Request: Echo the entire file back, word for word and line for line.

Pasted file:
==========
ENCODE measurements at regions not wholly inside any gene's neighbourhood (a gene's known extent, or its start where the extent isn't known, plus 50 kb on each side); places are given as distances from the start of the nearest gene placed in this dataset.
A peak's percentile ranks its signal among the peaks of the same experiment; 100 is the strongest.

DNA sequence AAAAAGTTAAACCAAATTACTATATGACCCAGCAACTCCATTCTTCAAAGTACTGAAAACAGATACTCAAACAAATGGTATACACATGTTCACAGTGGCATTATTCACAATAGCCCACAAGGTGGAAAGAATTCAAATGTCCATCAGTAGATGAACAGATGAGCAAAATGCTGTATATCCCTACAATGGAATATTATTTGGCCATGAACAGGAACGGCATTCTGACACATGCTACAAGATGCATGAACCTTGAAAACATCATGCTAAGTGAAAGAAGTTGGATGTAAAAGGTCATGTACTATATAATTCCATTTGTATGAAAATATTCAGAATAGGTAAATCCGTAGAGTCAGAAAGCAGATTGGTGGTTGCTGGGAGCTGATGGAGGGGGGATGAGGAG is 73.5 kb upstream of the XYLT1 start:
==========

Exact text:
ENCODE measurements at regions not wholly inside any gene's neighbourhood (a gene's known extent, or its start where the extent isn't known, plus 50 kb on each side); places are given as distances from the start of the nearest gene placed in this dataset.
A peak's percentile ranks its signal among the peaks of the same experiment; 100 is the strongest.

DNA sequence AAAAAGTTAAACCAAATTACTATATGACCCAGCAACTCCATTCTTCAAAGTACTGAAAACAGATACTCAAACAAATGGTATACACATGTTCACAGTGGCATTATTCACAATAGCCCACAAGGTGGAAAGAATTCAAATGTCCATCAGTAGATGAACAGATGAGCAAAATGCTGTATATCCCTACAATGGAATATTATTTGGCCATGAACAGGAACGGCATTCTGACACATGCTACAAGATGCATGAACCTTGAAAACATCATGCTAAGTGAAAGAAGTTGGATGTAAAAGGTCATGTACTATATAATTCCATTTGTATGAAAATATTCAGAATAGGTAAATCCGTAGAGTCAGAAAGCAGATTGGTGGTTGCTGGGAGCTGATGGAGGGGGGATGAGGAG is 73.5 kb upstream of the XYLT1 start: